creating a mold for forming the cover 70 and creating a mold for forming the base 50 with plugs associated with first hole 60 and second hole 62, and if opted for, plugs associated with vent hole 56, threaded stud 64, and second threaded stud 68;

heating the mold in an oven to about 20015 F.;

heating the box material, such as ether-type urethane, to about 1805 F. (before, after, or concurrent with heating the mold);

adding hardener, that had been preheated to about 250-280 F., to the box material (e.g., add the hardener 4,4′:methelyn-bis-2-chloroaniline in a material:hardener ratio of 4:1 by weight);

pouring the box material into both molds while the molds are still at about 20015 F., within about 20 seconds after having added the hardener to the box material;

placing both molds (separately or together) in an oven having a temperature of about 20015 F.;

removing the molds from the oven after about 1 hour;

removing the base and the cover from the molds;

placing the base and the cover (separately or together) in an oven having a temperature of about 20015 F.;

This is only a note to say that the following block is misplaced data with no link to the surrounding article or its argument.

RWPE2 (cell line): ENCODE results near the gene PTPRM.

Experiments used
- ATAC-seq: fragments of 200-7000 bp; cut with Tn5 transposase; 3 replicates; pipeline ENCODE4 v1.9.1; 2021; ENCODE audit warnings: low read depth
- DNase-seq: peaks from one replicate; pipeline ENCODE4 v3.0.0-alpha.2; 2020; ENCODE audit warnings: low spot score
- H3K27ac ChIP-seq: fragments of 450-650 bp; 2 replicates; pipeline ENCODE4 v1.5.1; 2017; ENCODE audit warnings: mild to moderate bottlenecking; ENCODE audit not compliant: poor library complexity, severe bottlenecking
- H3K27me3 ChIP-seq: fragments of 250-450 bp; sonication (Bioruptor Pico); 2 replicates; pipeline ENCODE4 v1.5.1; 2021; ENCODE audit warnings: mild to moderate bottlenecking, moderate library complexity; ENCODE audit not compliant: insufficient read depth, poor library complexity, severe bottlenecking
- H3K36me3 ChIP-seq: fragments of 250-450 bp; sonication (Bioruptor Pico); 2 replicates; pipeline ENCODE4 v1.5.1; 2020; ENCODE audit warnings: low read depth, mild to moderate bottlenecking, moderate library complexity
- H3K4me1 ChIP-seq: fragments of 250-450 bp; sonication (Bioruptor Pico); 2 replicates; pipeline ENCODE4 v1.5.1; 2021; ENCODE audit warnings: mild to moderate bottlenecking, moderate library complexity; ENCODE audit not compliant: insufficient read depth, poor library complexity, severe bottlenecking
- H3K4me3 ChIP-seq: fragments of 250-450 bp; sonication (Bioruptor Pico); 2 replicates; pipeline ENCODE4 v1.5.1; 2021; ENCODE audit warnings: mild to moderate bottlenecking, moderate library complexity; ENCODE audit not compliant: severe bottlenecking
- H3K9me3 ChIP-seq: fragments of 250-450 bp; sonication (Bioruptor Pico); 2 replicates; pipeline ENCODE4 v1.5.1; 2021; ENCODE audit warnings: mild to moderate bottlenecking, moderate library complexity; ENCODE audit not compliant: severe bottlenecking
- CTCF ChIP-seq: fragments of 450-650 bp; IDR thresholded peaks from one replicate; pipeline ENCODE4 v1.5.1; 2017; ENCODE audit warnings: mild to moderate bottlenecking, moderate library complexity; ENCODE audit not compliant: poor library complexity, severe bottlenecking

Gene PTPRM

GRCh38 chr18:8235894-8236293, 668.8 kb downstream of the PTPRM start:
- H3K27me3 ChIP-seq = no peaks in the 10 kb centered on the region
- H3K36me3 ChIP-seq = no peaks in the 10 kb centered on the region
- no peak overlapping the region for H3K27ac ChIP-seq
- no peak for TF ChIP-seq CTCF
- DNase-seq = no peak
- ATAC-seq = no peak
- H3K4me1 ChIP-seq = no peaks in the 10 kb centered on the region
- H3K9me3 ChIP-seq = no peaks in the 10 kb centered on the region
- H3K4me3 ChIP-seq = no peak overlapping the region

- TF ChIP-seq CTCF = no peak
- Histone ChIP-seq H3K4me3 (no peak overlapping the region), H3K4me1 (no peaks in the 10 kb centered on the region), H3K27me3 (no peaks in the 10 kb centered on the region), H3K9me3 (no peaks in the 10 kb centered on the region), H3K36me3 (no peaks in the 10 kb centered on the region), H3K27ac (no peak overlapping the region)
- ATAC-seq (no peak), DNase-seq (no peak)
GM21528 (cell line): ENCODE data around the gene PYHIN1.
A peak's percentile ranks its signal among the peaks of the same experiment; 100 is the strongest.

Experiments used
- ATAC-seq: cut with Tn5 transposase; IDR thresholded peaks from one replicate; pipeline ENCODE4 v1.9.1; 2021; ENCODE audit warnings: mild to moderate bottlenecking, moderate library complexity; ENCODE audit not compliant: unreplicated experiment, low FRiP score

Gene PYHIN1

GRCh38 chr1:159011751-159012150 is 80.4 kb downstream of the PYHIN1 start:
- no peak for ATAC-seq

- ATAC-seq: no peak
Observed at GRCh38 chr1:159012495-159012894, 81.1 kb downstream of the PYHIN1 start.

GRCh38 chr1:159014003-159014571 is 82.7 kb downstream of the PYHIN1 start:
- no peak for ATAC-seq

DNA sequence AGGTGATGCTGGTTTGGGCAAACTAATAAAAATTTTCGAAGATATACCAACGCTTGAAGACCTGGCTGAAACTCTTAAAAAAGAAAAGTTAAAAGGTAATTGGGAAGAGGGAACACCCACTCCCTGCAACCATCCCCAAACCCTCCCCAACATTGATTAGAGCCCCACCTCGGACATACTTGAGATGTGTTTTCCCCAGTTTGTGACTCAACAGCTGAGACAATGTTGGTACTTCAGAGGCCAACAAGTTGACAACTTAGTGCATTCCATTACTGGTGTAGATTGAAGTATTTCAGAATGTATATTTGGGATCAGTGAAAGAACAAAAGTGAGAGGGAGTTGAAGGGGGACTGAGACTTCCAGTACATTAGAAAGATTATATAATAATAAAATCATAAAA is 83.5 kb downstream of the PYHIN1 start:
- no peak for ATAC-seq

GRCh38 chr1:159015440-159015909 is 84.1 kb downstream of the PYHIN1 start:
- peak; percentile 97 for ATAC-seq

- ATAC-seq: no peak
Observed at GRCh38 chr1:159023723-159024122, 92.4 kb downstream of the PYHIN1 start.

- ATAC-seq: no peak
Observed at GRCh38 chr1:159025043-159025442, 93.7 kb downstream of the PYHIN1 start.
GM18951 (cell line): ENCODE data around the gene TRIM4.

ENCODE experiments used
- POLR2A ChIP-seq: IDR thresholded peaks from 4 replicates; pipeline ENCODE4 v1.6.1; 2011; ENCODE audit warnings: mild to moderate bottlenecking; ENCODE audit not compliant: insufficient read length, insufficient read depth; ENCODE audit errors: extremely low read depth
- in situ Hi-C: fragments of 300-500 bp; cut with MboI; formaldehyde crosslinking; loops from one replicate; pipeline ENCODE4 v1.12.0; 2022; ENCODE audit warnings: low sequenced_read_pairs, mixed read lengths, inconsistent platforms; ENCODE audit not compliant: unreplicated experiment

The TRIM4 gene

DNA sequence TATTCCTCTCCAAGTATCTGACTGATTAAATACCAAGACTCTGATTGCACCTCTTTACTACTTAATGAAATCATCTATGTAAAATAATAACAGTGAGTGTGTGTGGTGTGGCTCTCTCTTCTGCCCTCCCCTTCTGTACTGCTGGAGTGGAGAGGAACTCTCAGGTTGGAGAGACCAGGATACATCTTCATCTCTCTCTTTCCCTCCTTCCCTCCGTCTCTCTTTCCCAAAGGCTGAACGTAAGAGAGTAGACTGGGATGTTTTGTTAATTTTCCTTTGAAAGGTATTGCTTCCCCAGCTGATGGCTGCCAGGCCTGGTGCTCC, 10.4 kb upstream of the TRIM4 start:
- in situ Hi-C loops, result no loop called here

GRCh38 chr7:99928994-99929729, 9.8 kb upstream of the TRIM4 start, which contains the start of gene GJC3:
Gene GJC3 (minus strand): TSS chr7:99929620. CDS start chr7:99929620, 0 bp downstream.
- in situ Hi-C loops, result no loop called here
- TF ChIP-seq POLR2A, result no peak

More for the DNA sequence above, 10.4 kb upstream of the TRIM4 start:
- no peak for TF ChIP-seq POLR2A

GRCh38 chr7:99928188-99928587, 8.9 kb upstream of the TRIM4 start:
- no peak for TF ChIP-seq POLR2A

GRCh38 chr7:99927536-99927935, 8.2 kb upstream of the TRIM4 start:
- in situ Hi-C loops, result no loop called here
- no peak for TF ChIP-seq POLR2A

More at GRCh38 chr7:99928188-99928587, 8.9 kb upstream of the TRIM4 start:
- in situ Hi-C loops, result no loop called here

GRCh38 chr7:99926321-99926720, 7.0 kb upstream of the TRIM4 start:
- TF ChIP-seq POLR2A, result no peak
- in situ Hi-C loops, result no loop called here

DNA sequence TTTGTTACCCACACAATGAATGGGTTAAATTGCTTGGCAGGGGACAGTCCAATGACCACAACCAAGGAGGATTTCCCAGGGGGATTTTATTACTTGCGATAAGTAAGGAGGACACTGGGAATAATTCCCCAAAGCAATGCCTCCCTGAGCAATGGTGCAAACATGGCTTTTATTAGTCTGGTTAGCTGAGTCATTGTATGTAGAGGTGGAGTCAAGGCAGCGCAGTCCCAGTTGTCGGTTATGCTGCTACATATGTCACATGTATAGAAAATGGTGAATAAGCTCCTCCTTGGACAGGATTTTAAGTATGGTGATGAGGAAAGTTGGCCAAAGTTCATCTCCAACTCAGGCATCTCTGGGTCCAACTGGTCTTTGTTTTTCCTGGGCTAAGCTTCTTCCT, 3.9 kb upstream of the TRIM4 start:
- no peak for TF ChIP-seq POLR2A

removing the base and the cover from the oven after about 3 hours;

trimming away excess box material after the fuse box has cooled to about room temperature; and

optionally placing a warning message on the outside surface of the cover.

While preferred and particular embodiments of the present invention have been described herein for purposes of illustration, many modifications and changes will become apparent to those skilled in the art. Accordingly, the appended claims are intended to encompass all such modifications and changes as fall within the true spirit and scope of this invention.

Patent Citations
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FR2536348A1 * Title not available
Classifications
U.S. Classification174/502, 361/642, 361/646, 361/837, 174/504
International ClassificationH01H85/00, H01H85/20
Cooperative ClassificationH01H85/2045, H01H85/0078
European ClassificationH01H85/20K
Legal Events
DateCodeEventDescription
Dec 29, 2004REMIMaintenance fee reminder mailed
Jun 13, 2005LAPSLapse for failure to pay maintenance fees
Aug 9, 2005FPExpired due to failure to pay maintenance fee
Effective date: 20050612